Monday, August 7, 2017

Commentary on Meditations: B4:33-35

Words in common use long ago are obsolete now. So too the names of those once famed are in a sense obsolete - Camillus, Caeso, Volesus, Dentatus; a little later Scipio and Cato, then Augustus too, then Hadrian and Antoninus. All things fade and quickly turn to myth: quickly too utter oblivion drowns them. And I am talking of those who shone with some wonderful brilliance: the rest, once they have breathed their last, are immediately 'beyond sight, beyond knowledge'. But what in any case is everlasting memory? Utter emptiness.

So where should a man direct his endeavour? Here only - a right mind, action for the common good, speech incapable of lies, a disposition to welcome all that happens as necessary, intelligible, flowing from an equally intelligible spring of origin.

Gladly surrender yourself to Clotho: let her spin your thread into whatever web she wills.

All is ephemeral, both memory and the object of memory.

The march of time never ceases.  Time wipes out and eventually engulfs everything.  Marcus notes famous people; people of authority and power.  And at the time Marcus wrote this passage, those famous and powerful people were all but forgotten.  Then he points out that even the famous and powerful are driven to "utter oblivion."  Now, moving on to "the rest"; well, even more obscure and forgotten.

This whole passage, in verse 33, is supposed to humble the reader.  Our individual life is a drop of water in the universe of time and space.  A speck of sand in a never-ending beach.

The action this thought should spur us to, is to fulfill your duty.  Have a clear and right mind.  Whenever you act, do so in view of the common good (don't be selfish).  Let your words be good (don't lie); and have a good attitude all the time.  Accept and even love your fate.

Who is Clotho?  She was one of the three goddesses of fate in Greek mythology.  Clotho was responsible for weaving and linking things together.  So, if she chose your fate, love it - accept it as part of a greater scheme.  This was Marcus' way of saying "amor fati".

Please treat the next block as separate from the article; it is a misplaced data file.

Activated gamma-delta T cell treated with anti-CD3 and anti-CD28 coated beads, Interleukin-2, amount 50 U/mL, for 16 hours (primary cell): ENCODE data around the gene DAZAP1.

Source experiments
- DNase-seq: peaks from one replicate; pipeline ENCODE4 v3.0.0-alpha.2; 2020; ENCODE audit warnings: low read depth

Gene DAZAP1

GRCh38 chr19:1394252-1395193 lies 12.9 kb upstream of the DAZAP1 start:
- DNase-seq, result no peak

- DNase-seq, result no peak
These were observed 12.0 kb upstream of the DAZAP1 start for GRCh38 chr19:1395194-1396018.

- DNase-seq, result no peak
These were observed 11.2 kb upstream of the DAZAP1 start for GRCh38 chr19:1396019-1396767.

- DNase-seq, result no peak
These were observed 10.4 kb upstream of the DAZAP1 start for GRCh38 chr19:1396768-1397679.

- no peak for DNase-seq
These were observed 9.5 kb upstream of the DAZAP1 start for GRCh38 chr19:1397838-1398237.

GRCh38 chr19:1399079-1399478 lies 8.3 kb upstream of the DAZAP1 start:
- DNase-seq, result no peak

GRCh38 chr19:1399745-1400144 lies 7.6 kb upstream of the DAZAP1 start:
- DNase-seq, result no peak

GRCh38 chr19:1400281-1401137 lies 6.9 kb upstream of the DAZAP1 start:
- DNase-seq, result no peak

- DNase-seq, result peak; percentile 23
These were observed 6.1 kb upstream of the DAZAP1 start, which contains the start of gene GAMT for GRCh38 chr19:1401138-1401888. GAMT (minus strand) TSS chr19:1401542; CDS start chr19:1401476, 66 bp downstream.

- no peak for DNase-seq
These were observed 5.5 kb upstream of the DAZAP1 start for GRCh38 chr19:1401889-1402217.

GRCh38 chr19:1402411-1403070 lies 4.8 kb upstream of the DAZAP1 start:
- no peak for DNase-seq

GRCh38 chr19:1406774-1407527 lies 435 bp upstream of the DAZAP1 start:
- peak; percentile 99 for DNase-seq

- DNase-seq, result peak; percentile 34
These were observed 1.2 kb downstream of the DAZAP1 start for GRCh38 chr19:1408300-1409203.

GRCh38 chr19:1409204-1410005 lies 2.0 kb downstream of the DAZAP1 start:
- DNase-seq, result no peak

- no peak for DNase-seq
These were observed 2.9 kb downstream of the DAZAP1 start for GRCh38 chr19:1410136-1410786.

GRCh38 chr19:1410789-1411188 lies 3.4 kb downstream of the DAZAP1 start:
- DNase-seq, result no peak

Accepting your fate can be a hard thing to hear.  I contend, at some point in everyone's life, people will simply have to accept whatever it is that happens to them.  Indeed, they may ascribe certain events to their hard work or foresight, but eventually, those stories fail and all that is left is acceptance.  Those who actively accept daily fate will be better off, when the big event happens, than those who tend to make up stories about their fate.

Case in point.  Two mothers: both are about the same age.  One mother lost her daughter to a sudden onset of cancer.  The cancer came on quickly and was extremely aggressive.  The daughter died before she could even graduate high school.  The other mother had the unfortunate event happen that her two-year old daughter fell into a pool and nearly drowned.  The girl was admitted to a hospital and for a time, it would seem she was going to die; but she did not.  Why was she spared and the other not?  No one will ever know.  To question why one lived and the other not is an exercise of madness.  Both mothers simply have to accept the fate and be grateful for what they do have.

Regardless of all our lives, the great equalizer is death and eventually oblivion.  Let this thought humble you and let it make you appreciate the air you breathe now and the life you are able to have now at this moment in time.  Be virtuous (courageous, wise, temperate and just) and love your fate.

(see also Citadel p.139-140)

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